Anna Kucinska
21 January 2015

Changes regarding social clauses in public procurement in Poland

Social clauses in public procurement are instruments which help take into account important social objectives as selection criteria. The possibility to include social clauses in public procurement was introduced by the two EU directives in 2004[1]. The EU has introduced these solutions in belief that public spending can also bring added social value.
In a guidebook on social clauses in public procurement, published in 2011, the European Commission points to a dozen social aspects, including job creation, consistence with social legislation, social integration, equal chances, sustainable development criteria – including ethical trade, corporate social responsibility[2].
In order to be able to use social clauses in public procurement the EU member countries have to include them in their national legislation. In 2009 Poland introduced three solutions, colloquially called social clauses, in its public procurement law (PPL). The first of them is restrictive clause which makes it possible to restrict the public tender exclusively to companies where over 50% of employees are disabled (art. 22 PPL). The second solution, employment clause, allows the contracting authority to require the contractor to hire persons who have limited access to the labour market (art. 29, paragraph 4, PPL). The PPL specifies the categories of such people, they include the unemployed, young people who need vocational training, the disabled, the mentally disabled, the homeless or former prisoners. The contracting authority specifies which category they are interested in and how many people in each category the seek to employ. According to the third clause (art.29, paragraph 4 PPL), pro-worker clause, the contracting authority can require the contractor to set up a training fund for financing or co-financing continued training for employees and employers in their company; the contractor should allocate not less than 1% of the wage bill if such a fund exists or increase contributions to it up to 1% of the company’s wage bill.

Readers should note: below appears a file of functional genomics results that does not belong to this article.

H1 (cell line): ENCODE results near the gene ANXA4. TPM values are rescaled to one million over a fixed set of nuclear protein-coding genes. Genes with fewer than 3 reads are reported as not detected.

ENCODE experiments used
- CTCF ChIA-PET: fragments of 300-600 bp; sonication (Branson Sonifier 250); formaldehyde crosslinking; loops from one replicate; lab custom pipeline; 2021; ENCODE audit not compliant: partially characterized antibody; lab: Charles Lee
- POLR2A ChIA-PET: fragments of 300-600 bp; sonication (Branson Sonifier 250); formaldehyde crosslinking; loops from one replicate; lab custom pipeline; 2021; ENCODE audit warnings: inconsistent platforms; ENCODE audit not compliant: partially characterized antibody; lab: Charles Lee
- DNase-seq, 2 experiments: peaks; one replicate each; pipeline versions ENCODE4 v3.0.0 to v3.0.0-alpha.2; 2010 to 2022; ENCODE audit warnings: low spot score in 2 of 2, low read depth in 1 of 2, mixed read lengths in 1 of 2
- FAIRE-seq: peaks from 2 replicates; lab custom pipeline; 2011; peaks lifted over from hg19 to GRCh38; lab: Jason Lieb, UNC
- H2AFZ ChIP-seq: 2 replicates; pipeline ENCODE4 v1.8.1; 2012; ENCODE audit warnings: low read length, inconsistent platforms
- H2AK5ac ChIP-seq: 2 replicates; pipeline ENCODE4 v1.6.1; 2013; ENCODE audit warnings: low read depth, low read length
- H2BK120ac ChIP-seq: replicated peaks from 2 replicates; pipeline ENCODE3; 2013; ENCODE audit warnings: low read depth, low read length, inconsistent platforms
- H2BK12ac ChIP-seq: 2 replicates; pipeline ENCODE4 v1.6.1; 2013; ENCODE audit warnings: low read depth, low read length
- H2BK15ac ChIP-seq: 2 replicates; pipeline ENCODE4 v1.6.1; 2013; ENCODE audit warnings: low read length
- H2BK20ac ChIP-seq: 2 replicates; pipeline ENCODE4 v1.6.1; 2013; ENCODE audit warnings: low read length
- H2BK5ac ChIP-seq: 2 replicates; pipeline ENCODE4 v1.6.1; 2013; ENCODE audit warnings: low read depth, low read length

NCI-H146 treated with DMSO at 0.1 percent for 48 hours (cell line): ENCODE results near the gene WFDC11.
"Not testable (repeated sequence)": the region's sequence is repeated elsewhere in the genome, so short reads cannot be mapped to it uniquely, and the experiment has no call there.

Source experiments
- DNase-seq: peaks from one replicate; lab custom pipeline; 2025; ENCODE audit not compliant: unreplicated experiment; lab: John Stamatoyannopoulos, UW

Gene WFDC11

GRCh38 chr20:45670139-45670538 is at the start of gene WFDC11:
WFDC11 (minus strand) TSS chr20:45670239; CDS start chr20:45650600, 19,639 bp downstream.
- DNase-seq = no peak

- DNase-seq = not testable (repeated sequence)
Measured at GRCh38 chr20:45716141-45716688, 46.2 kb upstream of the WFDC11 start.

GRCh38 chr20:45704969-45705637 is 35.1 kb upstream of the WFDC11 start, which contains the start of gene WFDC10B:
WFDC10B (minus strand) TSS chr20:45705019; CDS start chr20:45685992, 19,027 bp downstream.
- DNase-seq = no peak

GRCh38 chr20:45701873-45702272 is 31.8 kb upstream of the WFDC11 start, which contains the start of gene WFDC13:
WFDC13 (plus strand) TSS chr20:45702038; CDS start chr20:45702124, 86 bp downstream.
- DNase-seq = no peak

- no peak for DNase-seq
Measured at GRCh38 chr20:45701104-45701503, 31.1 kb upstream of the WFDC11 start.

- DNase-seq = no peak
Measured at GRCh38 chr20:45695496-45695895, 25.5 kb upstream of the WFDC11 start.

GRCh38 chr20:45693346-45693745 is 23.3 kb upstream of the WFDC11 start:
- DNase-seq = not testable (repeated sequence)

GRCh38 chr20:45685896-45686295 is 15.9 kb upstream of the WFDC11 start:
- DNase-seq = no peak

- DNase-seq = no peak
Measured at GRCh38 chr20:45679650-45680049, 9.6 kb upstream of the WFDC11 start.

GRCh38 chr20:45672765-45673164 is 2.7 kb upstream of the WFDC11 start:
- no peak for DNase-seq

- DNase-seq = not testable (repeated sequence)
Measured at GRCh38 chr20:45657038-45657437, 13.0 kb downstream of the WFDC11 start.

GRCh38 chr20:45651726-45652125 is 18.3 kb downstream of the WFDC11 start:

The bad news is that even though more social clauses are being used today compared to three years ago, they remain marginal in all public tenders – for example, in 2013 only 400 public tenders included restrictive clause, which represents slightly over 2 per mille of all tenders over 30,000 euros[3]. There are no detailed data regarding employment clause but its use can be estimated at 500-600 procedures over 30,000 euros, which is infinitesimal. The social clauses seem to be new and unfamiliar to the contracting authorities which are reluctant to complicate even further the delicate area of public procurement, they do not have sufficient knowledge of or experience in it.